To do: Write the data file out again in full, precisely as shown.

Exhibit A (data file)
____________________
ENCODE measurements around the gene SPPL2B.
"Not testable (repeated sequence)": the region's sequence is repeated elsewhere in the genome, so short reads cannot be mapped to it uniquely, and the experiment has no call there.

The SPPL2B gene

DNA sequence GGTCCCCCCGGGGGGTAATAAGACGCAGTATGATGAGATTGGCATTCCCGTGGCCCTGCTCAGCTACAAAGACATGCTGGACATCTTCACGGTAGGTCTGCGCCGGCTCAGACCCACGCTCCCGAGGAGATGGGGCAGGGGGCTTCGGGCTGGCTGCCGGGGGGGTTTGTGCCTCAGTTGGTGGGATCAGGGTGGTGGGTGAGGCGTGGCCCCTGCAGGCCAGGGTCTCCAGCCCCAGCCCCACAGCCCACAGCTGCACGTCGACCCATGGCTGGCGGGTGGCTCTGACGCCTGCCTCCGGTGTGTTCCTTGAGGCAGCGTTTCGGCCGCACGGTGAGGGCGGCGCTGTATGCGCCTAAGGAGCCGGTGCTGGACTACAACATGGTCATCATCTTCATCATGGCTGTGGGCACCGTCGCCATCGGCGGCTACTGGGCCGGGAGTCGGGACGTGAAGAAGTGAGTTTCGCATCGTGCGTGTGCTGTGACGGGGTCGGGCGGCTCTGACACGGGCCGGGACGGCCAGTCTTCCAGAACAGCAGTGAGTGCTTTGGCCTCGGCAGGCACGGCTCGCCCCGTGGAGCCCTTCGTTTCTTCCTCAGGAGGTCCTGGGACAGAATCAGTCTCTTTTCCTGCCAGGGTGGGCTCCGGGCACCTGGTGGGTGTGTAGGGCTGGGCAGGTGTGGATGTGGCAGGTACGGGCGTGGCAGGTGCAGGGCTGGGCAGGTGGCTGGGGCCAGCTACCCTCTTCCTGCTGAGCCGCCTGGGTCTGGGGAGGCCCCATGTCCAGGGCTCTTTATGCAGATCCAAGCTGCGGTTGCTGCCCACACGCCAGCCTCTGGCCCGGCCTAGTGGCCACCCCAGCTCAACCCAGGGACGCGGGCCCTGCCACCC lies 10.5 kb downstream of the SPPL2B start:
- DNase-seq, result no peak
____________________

ENCODE measurements around the gene SPPL2B.
"Not testable (repeated sequence)": the region's sequence is repeated elsewhere in the genome, so short reads cannot be mapped to it uniquely, and the experiment has no call there.

The SPPL2B gene

DNA sequence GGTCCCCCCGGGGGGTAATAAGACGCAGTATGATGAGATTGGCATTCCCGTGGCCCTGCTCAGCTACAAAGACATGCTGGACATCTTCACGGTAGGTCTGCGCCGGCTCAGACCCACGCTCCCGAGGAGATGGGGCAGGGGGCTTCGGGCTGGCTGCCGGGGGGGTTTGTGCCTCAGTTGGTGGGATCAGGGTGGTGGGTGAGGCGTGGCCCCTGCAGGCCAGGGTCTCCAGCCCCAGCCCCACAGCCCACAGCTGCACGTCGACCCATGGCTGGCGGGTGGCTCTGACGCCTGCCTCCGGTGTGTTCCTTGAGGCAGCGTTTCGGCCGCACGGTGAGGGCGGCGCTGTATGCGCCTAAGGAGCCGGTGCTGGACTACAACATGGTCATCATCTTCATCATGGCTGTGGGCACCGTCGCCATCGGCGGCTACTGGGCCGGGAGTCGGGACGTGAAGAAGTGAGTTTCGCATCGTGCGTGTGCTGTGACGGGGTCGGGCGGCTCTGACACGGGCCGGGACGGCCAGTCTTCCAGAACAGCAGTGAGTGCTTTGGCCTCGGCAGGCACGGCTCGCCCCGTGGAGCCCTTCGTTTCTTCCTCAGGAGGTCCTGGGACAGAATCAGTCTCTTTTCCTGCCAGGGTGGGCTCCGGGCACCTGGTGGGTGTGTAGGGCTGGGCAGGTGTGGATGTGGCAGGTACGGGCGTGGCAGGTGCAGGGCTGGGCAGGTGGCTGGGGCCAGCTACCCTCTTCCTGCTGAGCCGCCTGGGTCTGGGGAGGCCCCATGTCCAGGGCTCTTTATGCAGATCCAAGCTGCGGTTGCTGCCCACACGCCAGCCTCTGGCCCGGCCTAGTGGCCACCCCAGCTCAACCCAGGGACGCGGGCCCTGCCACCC lies 10.5 kb downstream of the SPPL2B start:
- DNase-seq, result no peak